Hepatic Microvascular Dysplasia

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Also known as: Intrahepatic Portovascular Dysplasia — MD

See also: Portosystemic Shunt


Microvascular dysplasia (MD) is a congenital defect of the hepatic vasculature that results in abnormal communication between the portal and systemic venous circulation. Unlike portosystemic shunting (PSS), microvascular dysplasia is not grossly evident and occurs due to vascular connections between microscopic blood vessels. The defect is thought to occur at the level of the terminal portal veins. MD may occur in conjunction with a gross shunting vessel and it does cause clinical signs which are very similar to those observed in animals with portosystemic shunts.


MD occurs as a congenital disease in several small breeds of dog, particularly the Yorksire terrier and Cairn terrier (in which the disease inherited autosomally). The average age at presentation is 3 years, which is older than most animals presenting with congenital portosystemic shunts and the condition is more common in female dogs than males.


Clinical Signs

Signs are very similar to those observed in animals with congenital portosystemic shunts. Animals with MD are often less severely affected than those with PSS and they may even by asymptomatic. Briefly, common clinical signs include:

  • Stunted growth compared to littermates.
  • Neurological signs due to Hepatic Encephalopathy.
  • Intermittent gastro-intestinal signs, including vomiting and diarrhoea.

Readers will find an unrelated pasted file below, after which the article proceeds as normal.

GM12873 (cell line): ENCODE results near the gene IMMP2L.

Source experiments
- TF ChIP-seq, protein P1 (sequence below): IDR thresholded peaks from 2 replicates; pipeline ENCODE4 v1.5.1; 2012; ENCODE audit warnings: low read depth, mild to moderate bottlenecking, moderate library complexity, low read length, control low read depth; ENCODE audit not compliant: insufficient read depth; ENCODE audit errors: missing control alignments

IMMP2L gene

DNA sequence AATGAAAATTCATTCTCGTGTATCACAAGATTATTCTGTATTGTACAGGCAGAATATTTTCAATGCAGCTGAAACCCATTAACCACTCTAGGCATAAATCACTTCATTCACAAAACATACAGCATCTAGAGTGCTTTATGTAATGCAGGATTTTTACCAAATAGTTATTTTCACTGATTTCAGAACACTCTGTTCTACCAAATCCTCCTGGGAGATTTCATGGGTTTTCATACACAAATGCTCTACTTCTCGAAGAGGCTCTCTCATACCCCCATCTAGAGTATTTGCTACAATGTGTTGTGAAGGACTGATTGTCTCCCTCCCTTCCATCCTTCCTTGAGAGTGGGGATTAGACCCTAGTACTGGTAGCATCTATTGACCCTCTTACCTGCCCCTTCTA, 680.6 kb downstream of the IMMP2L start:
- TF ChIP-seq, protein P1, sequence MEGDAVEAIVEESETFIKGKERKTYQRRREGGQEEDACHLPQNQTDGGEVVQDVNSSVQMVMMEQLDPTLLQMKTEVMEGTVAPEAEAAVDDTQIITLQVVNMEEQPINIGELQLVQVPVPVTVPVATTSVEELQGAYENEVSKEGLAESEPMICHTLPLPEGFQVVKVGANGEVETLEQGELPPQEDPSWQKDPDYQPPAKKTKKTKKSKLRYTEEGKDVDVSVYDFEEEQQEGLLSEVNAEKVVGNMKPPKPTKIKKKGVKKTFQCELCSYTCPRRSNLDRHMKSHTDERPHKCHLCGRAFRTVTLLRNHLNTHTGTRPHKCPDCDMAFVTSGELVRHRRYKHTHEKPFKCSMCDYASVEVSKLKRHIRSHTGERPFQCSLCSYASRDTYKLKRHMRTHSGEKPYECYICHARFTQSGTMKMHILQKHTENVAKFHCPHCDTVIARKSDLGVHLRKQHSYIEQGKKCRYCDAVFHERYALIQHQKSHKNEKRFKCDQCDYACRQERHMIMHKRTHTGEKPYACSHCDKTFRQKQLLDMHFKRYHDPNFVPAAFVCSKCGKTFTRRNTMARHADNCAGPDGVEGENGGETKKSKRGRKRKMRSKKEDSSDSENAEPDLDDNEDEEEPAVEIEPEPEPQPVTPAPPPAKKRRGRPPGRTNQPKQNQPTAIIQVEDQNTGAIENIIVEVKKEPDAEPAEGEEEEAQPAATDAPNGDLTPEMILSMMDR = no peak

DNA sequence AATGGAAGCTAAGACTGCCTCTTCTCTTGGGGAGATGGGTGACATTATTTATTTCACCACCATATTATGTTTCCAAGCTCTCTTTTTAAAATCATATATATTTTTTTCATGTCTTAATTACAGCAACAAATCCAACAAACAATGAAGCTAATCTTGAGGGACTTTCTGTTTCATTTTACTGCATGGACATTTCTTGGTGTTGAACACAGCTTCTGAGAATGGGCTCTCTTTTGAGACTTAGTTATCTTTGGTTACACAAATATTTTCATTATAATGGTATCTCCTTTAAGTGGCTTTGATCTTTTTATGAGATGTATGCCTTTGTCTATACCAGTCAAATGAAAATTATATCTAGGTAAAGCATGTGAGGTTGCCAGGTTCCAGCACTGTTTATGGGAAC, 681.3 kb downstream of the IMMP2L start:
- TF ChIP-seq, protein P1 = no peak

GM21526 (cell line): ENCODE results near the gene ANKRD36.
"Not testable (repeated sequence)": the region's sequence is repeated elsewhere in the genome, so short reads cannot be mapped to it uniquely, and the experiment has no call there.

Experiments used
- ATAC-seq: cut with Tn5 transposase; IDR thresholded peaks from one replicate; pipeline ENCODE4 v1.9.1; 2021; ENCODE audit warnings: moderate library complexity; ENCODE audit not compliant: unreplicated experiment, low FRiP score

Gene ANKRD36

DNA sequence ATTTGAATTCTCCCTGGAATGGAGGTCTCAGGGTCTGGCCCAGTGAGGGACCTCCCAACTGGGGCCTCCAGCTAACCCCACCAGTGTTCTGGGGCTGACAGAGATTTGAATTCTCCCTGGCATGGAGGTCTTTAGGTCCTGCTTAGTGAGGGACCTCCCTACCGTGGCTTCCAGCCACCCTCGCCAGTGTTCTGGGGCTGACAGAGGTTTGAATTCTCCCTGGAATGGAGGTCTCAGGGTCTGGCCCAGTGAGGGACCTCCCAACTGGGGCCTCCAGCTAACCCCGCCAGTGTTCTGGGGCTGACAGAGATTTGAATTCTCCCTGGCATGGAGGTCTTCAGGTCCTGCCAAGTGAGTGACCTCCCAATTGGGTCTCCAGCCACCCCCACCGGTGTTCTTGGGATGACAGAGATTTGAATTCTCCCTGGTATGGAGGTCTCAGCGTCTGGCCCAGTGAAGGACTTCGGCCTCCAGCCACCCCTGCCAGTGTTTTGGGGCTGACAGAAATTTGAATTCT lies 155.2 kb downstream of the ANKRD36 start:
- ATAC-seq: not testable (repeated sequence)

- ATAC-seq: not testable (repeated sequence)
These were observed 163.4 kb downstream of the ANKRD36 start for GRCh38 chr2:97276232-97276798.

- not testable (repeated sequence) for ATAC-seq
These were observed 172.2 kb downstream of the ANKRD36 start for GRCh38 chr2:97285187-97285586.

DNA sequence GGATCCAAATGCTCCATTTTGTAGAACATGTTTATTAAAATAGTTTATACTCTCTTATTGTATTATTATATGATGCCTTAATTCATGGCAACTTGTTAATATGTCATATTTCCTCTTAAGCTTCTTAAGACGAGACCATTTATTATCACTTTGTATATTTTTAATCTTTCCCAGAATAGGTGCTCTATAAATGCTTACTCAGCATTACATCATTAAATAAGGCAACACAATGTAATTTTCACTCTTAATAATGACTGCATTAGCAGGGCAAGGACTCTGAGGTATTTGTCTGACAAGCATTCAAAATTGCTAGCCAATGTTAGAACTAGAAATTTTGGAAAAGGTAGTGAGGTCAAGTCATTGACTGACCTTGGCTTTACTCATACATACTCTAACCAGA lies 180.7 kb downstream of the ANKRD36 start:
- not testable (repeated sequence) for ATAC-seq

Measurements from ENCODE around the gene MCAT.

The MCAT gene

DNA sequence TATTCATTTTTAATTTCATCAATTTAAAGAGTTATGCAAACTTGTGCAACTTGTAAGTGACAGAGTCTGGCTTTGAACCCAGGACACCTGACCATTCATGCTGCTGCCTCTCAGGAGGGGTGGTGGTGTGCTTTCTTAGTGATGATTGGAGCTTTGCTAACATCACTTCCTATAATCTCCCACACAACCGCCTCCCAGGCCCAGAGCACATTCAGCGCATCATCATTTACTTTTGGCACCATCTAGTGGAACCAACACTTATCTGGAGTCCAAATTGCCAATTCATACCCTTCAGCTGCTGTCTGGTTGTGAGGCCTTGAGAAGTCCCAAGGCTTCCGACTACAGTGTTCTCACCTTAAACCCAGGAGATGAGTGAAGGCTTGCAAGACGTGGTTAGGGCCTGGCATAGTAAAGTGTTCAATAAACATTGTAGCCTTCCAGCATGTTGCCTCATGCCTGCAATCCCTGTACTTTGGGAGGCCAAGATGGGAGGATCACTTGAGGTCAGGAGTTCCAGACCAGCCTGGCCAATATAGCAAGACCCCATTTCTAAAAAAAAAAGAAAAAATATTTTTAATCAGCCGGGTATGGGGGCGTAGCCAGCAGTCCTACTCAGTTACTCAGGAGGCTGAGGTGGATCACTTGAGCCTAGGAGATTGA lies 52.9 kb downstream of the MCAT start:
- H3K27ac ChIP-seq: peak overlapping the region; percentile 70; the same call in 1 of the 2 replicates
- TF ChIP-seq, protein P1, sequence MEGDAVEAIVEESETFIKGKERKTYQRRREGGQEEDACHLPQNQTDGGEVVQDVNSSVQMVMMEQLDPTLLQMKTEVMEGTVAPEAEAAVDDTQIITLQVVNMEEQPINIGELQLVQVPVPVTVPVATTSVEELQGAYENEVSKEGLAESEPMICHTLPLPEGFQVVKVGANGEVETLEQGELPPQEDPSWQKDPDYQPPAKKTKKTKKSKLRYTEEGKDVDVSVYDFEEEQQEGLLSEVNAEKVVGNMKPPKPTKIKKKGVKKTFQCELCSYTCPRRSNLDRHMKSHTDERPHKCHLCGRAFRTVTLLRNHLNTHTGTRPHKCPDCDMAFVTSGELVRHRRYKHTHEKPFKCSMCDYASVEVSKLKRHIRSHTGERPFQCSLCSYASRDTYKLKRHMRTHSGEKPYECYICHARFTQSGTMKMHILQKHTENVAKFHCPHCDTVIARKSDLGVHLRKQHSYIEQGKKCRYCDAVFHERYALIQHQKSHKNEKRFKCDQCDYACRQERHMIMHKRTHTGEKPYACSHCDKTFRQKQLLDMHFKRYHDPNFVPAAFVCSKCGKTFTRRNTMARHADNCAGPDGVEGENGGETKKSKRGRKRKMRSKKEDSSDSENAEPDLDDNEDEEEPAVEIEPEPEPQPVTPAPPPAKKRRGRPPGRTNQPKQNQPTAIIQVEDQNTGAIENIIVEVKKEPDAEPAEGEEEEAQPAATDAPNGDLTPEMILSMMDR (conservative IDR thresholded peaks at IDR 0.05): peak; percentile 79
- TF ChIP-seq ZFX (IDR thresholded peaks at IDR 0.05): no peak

• Urinary tract signs resulting from urate urolithiasis.
  • Prolonged recovery from sedation or anaesthesia due to reduced hepatic metabolism of drugs.

Laboratory Tests

The results of blood tests will be similar to those obtained from animals with PSS. In some cases however, raised serum bile acid concentrations may be the only abnormality detected in young animals with MD and concentrations of albumin and cholesterol are less reliable in making a diagnosis. Microcytic red blood cells are also an uncommon finding in animals with MD.

Other Tests

Diagnosis relies on ruling out the presence of a gross shunting vessel by diagnostic imaging. A liver biopsy is then performed and histological analysis of the sample will show a pattern identical to that of a congenital portosystemic shunt. Most of these changes occur as compensatory responses to the loss of oxygen and growth factors usually provided in the portal blood:

  • Arteriolarisation of central veins
  • Smooth muscle proliferation (segmental) within the walls of central veins
  • Random distribution of small calibre vessels
  • Endothelial hyperplasia within portal triads
  • Dilation of periacinar vascular spaces
  • Decreased diameter of intrahepatic veins


Medical management should be implemented, as for portosystemic shunts.


With symptomatic treatment for hepatic encephalopathy, animals with MD can be expected to live with good quality of life for up to 5 years [1].

Hepatic Microvascular Dysplasia Learning Resources


  1. Christiansen JS, Hottinger HA, Allen L, Phillips L, Aronson LR. Hepatic microvascular dysplasia in dogs: a retrospective study of 24 cases (1987-1995). J Am Anim Hosp Assoc. 2000 Sep-Oct;36(5):385-9.

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